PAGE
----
I’ve been always interested in subcultures and people that challenge the mainstream status quo, existing moral norms and stereotypes and ideals of beauty and sensuality. I see my work as a sort of Molotov cocktail of art, fetish and fashion, I’m always pushing the boundaries of different genres and mediums. My first book Lost Boys was banned in several countries because of nudity with animals and pictures of gay skinheads urinating on each other. I recently did a music video with 78-year-old Edmund White and 18-year-old Russian porn star Lev Ivankov—60-year age gap between the two—based on a scene from Warhol’s movie My Hustler, and it was equally transformative for both of them. I made my dear friend Bruce LaBruce sing for the first time, while being urinated on. I shot a music video with Susanne Oberbeck while cruising at the Hempstead Heath park in London, where George Michael was arrested for sex in public, or “dogging” as they say in England… My point is, an artist should never bend for the societal or moral norms but question, challenge and defy them.

I’m interested in the real human stories behind the images. Can you tell us more about the men that appear in this exhibition?

I mostly work with friends or people already familiar with my work, as I don’t like to direct or impose anything on my subjects. My creative process is about collaboration in a very broad sense—it’s about trust, compassion and understanding. The subjects of my work come from very different walks of life and I learnt something from each and every person that helped me to create these images or moving pictures, from Russian soldiers, German skinheads and New York’s go-go boys to artists and intellectuals. I’m interested in personalities just as much as different archetypes, I’m trying to examine and dissect the very notions of what it means to be a man in the modern world.

How does your queer immigrant experience inform your photographs? How has this perspective evolved in the midst of today’s anti-immigrant wave?

Being an immigrant gives you a different perspective on fundamental issues such as identity and disaffection, pride and shame, religion and nihilism, love and hate. We’re the new young blood that this country so desperately needs, we’re the spine of this culture, and we’re here to stay, despite all the distractive and hateful efforts from bigots and trumps.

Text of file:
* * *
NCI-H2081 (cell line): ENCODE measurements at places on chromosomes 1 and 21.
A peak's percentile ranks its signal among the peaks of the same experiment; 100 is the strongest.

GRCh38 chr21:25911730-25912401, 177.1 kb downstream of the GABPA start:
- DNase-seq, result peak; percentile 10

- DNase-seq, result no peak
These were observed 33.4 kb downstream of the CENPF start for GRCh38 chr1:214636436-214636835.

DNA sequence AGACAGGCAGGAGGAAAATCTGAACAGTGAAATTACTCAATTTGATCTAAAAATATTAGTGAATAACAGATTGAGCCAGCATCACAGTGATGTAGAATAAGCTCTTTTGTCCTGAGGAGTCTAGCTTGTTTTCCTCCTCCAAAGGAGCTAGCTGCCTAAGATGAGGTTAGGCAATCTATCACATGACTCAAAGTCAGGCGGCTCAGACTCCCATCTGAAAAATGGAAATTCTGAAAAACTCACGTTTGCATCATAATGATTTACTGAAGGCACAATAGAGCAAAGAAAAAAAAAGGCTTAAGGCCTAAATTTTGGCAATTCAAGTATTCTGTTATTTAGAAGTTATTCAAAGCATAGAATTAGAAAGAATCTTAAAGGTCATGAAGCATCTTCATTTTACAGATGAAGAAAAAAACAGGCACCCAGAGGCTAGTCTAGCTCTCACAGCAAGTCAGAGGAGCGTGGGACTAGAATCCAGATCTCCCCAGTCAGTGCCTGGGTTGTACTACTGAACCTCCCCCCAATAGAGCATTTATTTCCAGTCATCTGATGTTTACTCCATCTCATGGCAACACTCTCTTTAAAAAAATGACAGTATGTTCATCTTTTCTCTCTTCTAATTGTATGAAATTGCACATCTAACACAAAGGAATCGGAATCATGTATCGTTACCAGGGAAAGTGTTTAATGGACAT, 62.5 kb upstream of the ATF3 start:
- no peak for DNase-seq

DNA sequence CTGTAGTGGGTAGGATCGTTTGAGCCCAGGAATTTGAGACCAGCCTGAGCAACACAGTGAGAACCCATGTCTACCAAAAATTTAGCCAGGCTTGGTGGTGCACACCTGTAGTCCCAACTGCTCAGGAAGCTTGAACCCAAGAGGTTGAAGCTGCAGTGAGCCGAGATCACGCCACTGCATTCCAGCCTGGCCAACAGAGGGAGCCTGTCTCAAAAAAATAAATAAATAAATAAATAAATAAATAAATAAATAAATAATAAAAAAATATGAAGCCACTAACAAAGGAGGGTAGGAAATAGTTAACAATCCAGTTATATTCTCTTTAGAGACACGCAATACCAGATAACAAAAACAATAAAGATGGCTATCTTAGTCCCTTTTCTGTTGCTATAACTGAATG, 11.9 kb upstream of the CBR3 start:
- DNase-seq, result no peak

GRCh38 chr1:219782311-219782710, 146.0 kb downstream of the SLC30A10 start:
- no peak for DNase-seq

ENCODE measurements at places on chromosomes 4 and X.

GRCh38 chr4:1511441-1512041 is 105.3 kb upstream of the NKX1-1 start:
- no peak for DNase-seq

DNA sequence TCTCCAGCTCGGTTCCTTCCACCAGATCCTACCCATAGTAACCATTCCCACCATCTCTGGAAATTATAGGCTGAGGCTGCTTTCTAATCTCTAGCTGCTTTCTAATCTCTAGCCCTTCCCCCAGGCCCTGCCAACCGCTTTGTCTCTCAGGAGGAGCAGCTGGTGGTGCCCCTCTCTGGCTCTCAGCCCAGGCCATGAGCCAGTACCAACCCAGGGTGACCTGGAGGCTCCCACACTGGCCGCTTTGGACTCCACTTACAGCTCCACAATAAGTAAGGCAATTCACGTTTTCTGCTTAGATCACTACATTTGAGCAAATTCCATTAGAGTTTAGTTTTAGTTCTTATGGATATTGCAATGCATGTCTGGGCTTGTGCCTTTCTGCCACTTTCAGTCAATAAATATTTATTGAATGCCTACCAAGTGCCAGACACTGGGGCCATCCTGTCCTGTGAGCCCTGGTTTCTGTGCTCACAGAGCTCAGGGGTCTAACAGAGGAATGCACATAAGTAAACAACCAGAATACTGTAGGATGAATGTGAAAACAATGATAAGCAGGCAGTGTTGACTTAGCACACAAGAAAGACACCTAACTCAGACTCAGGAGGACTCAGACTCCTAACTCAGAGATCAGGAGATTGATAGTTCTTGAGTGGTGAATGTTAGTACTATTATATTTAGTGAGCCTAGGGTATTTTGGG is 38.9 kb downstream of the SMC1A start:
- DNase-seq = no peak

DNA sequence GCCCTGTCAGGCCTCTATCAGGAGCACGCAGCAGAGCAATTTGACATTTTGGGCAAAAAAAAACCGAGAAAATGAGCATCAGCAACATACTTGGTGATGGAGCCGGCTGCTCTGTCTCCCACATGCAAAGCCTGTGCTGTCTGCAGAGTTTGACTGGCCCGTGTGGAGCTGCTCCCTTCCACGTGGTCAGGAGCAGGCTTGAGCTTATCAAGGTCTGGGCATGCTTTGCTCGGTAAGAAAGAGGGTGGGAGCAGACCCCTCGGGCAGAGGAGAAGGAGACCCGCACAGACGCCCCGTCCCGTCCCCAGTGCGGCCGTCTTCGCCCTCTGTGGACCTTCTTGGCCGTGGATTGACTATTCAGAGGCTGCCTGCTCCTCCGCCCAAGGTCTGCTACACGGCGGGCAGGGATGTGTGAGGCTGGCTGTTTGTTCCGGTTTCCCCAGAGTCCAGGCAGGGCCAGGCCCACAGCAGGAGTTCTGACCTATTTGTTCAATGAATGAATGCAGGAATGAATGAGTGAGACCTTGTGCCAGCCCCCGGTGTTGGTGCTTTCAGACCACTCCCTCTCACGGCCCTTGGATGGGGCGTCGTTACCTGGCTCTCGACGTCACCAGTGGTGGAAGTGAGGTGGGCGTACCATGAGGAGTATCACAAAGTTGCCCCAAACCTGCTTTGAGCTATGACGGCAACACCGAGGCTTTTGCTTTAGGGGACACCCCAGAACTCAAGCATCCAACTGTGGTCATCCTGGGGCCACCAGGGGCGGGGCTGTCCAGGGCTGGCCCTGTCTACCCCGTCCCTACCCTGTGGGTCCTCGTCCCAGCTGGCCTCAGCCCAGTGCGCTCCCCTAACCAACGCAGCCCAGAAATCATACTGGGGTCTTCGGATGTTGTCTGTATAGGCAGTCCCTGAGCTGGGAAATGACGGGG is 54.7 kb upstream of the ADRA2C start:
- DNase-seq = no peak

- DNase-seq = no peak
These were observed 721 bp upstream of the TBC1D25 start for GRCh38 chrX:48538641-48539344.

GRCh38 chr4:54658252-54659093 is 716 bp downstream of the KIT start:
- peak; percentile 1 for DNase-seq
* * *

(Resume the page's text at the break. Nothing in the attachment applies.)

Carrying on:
So much of your work is motivated by an imperative to resist homophobia and censorship. In a time in which dissent has gone mainstream, have you had to rethink your strategies of opposition?

I don’t think it’s any easier to be a dissident now than when I first started out as an artist and activist. The issues of censorship and homophobia are just as important now as they were 25 years ago, with nearly 80 countries around the world where homosexuality is still illegal or semi-legal. In most of the Arab world homosexuality is punishable by death. In Russia the life of queer community is way more difficult now than when I was forced into exile. When people say that we live in the bubble, I say it’s the only bubble we have and if we don’t fight for this bubble, we’ll be swept away by the conservative forces in the US and around the world that still consider homosexuality a deadly sin.

Your have been a lifelong activist. What issues are you focusing on today?

As long as organized religion, homophobia and censorship exist, we have a long way to go in terms of universal rights and acceptance. Nowadays the US government employs the same xenophobic and homophobic tactics as the Russian government. At the time when people are so fatigued and disillusioned about politics and politicians, it’s up to artists to lead the dialogue with other countries and cultures. I believe in cultural diplomacy, I believe in building bridges not walls.

What are you working on next?

I’m working on several book projects, including a bilingual book of poetry and a collection of my journalism covering over 20 years. I’m also preparing for my spring solo show in Berlin and developing a couple of recording and video projects.